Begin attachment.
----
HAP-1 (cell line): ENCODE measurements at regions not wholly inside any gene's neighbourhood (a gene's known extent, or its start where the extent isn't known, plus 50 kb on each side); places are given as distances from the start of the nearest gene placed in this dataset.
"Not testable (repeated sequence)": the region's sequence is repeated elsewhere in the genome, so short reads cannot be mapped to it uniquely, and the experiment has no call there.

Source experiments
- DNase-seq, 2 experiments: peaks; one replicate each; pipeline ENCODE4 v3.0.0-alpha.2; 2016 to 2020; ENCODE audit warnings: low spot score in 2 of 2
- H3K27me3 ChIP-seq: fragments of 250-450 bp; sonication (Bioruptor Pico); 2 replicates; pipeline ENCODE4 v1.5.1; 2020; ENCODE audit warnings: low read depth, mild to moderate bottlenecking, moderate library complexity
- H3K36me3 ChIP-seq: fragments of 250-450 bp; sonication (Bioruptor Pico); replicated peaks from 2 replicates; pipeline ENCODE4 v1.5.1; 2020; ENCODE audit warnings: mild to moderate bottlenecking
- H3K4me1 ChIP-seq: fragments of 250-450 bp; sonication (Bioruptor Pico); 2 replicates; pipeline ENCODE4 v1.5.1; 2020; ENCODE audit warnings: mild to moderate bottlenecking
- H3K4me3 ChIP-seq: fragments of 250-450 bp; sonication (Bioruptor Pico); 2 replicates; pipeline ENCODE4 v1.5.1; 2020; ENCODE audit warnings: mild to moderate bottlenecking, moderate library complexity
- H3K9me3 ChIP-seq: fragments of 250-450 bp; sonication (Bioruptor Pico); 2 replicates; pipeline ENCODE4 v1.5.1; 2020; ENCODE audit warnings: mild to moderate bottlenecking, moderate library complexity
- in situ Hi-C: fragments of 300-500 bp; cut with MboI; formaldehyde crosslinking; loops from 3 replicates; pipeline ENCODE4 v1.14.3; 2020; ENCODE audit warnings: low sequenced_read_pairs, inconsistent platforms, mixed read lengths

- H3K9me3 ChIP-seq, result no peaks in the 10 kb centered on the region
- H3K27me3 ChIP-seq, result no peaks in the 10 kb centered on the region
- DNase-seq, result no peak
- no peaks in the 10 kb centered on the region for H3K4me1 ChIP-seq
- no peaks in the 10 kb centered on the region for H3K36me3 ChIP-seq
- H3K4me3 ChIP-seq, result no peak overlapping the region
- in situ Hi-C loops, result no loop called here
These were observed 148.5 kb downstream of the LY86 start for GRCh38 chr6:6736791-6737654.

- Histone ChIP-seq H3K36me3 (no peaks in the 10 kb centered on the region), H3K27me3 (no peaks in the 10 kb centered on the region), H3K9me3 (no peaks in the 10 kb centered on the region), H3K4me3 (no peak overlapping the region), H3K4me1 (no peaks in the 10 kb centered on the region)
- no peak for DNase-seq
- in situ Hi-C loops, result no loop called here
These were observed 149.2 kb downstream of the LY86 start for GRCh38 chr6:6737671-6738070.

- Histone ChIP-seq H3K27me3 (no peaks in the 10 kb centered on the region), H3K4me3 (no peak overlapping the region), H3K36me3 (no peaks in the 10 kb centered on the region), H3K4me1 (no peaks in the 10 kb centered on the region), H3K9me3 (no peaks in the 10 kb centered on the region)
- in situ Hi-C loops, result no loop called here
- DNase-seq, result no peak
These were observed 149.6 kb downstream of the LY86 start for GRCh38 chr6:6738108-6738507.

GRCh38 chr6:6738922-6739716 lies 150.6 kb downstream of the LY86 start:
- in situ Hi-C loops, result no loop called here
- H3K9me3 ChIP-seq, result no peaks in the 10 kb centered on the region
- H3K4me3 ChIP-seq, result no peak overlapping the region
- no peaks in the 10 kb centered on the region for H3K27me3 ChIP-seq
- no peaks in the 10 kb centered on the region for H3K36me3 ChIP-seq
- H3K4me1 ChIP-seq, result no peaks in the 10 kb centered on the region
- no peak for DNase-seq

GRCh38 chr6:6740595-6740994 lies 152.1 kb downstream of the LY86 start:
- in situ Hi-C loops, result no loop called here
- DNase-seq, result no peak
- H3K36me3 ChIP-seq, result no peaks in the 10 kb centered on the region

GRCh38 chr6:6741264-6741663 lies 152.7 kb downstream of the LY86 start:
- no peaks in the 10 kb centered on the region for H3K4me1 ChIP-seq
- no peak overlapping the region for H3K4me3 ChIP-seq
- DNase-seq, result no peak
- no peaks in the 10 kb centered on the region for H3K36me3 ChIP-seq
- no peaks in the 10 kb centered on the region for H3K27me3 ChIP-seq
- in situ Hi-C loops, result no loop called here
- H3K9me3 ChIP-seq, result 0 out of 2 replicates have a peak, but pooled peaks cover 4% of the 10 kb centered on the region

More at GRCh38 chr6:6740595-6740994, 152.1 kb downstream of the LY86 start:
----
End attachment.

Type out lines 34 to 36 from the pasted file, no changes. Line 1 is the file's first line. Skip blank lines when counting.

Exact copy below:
- no peak for DNase-seq

GRCh38 chr6:6740595-6740994 lies 152.1 kb downstream of the LY86 start:
- in situ Hi-C loops, result no loop called here